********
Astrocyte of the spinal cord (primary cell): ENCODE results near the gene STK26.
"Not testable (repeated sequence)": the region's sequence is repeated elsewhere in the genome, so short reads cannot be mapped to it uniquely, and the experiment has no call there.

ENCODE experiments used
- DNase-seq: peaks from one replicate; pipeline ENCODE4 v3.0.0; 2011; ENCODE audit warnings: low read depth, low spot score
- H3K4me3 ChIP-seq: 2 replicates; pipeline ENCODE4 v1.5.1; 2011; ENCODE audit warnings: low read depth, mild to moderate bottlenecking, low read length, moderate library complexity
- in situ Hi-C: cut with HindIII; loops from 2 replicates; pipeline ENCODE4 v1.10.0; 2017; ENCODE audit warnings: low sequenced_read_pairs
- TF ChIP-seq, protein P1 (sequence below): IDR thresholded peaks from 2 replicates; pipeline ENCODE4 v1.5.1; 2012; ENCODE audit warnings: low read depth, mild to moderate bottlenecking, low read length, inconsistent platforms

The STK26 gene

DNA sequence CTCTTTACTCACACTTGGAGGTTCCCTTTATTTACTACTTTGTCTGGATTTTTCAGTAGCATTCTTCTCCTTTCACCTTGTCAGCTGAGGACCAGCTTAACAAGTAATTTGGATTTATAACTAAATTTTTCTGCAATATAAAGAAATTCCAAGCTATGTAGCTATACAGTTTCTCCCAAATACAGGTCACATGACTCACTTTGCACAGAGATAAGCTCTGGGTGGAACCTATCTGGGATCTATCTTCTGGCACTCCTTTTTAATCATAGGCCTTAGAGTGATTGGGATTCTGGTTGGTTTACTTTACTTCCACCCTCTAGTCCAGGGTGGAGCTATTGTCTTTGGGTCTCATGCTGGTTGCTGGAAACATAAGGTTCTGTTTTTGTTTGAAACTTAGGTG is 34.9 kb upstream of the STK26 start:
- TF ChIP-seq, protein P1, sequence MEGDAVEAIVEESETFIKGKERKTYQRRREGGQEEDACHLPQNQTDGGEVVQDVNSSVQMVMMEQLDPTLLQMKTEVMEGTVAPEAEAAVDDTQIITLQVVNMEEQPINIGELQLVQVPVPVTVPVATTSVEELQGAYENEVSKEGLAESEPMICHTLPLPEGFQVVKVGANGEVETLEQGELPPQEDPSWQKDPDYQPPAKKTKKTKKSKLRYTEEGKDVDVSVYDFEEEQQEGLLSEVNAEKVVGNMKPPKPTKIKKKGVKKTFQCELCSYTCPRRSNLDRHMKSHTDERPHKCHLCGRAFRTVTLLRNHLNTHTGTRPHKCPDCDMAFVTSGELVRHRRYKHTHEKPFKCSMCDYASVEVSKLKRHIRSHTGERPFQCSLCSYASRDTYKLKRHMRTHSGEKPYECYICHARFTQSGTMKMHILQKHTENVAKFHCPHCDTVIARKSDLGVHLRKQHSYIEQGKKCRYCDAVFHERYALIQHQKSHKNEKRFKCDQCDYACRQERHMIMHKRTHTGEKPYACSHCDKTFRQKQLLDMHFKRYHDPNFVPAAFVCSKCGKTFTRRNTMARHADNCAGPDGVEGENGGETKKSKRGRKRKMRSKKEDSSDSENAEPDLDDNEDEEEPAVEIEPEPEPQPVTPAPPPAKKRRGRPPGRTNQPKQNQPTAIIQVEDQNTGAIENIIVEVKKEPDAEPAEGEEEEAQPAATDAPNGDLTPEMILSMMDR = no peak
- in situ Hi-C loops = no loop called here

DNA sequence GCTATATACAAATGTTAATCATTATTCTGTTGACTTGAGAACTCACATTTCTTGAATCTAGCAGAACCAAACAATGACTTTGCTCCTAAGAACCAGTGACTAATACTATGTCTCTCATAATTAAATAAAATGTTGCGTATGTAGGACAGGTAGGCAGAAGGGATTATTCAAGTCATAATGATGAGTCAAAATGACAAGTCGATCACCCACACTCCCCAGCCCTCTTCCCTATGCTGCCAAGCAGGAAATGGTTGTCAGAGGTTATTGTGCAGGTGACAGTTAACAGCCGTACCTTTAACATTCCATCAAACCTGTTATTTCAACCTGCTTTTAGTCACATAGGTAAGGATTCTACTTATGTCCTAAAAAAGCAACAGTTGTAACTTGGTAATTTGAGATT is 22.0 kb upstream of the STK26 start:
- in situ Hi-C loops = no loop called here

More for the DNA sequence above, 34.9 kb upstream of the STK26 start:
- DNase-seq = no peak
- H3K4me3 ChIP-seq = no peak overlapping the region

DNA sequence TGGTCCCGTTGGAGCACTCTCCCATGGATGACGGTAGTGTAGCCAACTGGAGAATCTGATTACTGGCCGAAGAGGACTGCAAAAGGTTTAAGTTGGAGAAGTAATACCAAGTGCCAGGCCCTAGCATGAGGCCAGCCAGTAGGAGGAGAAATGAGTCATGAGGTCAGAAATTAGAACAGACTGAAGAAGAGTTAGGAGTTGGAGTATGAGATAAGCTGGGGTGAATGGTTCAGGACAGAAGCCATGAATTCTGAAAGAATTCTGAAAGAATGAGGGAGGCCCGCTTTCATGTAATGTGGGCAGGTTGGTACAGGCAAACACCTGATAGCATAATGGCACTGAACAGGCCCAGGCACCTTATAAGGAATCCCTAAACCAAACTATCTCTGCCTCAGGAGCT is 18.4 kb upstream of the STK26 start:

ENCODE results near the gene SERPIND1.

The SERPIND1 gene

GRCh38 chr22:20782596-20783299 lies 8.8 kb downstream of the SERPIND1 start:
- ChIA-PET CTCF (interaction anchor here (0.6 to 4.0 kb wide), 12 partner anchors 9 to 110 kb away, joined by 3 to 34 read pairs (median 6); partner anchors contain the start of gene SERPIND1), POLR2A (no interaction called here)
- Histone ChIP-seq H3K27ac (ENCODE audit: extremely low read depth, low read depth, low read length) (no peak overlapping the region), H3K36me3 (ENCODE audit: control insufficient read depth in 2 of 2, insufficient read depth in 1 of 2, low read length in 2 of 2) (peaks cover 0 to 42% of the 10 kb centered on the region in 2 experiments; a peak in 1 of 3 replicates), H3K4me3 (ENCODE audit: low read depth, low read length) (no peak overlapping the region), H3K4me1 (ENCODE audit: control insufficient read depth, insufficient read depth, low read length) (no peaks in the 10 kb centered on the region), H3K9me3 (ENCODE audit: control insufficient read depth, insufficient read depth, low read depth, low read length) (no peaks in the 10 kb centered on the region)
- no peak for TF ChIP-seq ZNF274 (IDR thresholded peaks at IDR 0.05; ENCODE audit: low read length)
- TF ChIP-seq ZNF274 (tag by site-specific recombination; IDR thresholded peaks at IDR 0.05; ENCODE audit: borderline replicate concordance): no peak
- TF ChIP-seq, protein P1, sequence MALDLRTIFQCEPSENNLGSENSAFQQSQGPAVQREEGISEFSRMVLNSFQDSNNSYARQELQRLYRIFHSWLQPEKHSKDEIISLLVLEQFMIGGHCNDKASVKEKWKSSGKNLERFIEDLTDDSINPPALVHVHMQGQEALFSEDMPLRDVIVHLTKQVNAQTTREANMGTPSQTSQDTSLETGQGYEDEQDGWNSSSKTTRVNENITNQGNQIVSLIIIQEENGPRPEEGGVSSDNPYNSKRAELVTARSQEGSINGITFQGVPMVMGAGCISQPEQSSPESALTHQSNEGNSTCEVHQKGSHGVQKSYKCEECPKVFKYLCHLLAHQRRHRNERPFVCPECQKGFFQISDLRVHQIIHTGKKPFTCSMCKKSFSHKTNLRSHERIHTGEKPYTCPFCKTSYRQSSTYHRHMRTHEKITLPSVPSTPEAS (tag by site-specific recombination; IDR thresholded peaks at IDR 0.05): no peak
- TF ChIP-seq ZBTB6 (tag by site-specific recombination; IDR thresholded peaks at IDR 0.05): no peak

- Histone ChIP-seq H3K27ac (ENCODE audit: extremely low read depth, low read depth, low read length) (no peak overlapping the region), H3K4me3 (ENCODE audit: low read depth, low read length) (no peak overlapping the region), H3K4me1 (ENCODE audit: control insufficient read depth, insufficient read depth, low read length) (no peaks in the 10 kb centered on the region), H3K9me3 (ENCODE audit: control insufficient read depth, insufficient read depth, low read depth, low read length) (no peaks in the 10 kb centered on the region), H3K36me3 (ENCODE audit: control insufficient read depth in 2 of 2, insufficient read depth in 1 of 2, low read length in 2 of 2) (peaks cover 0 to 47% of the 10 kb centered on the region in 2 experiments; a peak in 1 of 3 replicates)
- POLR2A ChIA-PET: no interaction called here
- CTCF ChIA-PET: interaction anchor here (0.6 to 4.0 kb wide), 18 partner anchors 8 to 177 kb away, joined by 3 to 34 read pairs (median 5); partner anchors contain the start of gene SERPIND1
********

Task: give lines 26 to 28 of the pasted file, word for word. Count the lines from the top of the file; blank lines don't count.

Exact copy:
- TF ChIP-seq ZBTB6 (tag by site-specific recombination; IDR thresholded peaks at IDR 0.05): no peak

- Histone ChIP-seq H3K27ac (ENCODE audit: extremely low read depth, low read depth, low read length) (no peak overlapping the region), H3K4me3 (ENCODE audit: low read depth, low read length) (no peak overlapping the region), H3K4me1 (ENCODE audit: control insufficient read depth, insufficient read depth, low read length) (no peaks in the 10 kb centered on the region), H3K9me3 (ENCODE audit: control insufficient read depth, insufficient read depth, low read depth, low read length) (no peaks in the 10 kb centered on the region), H3K36me3 (ENCODE audit: control insufficient read depth in 2 of 2, insufficient read depth in 1 of 2, low read length in 2 of 2) (peaks cover 0 to 47% of the 10 kb centered on the region in 2 experiments; a peak in 1 of 3 replicates)
- POLR2A ChIA-PET: no interaction called here